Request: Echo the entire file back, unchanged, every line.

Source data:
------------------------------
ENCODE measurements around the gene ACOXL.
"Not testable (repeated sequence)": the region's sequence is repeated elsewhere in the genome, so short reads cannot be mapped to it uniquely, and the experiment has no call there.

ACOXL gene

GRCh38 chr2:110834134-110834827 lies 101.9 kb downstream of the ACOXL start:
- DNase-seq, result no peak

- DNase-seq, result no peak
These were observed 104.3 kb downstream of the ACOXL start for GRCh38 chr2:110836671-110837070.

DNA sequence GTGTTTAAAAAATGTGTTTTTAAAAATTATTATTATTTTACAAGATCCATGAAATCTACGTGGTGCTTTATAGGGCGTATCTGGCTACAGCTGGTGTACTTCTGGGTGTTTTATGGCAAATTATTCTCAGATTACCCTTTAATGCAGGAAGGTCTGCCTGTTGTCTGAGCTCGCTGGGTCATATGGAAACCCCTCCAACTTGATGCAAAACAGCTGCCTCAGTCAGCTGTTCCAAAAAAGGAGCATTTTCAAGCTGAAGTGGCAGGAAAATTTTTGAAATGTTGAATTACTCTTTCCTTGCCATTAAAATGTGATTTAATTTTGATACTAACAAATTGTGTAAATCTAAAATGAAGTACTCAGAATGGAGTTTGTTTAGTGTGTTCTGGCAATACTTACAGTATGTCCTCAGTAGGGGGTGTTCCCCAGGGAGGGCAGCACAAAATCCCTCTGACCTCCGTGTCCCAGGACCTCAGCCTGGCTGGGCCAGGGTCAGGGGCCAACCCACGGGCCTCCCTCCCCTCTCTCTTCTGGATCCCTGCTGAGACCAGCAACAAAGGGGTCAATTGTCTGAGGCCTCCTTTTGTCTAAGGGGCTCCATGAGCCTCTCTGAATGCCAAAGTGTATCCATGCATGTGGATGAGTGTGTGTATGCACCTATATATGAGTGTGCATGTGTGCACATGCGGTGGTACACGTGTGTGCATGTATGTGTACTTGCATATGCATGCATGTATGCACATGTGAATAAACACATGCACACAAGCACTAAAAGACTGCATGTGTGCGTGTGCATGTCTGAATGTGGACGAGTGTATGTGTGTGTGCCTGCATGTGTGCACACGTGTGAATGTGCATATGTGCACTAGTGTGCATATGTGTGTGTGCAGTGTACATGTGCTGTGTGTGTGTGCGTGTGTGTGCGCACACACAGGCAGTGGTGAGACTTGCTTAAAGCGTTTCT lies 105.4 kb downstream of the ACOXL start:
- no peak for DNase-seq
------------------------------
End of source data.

ENCODE measurements around the gene ACOXL.
"Not testable (repeated sequence)": the region's sequence is repeated elsewhere in the genome, so short reads cannot be mapped to it uniquely, and the experiment has no call there.

ACOXL gene

GRCh38 chr2:110834134-110834827 lies 101.9 kb downstream of the ACOXL start:
- DNase-seq, result no peak

- DNase-seq, result no peak
These were observed 104.3 kb downstream of the ACOXL start for GRCh38 chr2:110836671-110837070.

DNA sequence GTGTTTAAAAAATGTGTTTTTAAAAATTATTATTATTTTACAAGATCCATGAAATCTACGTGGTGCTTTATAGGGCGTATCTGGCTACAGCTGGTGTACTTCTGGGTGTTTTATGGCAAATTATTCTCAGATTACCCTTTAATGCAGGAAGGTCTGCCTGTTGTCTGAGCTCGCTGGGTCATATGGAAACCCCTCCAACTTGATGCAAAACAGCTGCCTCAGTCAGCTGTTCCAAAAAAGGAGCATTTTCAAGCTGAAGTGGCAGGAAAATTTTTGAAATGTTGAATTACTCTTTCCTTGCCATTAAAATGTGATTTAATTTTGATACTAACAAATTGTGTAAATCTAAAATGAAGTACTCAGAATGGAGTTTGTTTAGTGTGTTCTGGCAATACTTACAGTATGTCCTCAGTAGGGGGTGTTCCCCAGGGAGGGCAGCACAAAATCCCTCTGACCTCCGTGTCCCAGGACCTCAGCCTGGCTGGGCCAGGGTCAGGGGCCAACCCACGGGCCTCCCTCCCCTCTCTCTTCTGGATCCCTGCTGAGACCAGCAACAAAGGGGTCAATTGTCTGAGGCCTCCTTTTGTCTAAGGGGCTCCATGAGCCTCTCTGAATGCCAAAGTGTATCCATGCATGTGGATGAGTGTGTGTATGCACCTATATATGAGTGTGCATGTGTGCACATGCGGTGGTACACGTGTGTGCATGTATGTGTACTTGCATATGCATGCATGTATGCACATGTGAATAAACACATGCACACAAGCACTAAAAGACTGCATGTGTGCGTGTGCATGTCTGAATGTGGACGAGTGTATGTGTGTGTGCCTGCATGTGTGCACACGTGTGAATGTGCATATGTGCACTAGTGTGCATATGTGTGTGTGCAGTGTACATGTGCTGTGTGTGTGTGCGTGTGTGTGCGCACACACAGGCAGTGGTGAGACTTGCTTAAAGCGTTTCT lies 105.4 kb downstream of the ACOXL start:
- no peak for DNase-seq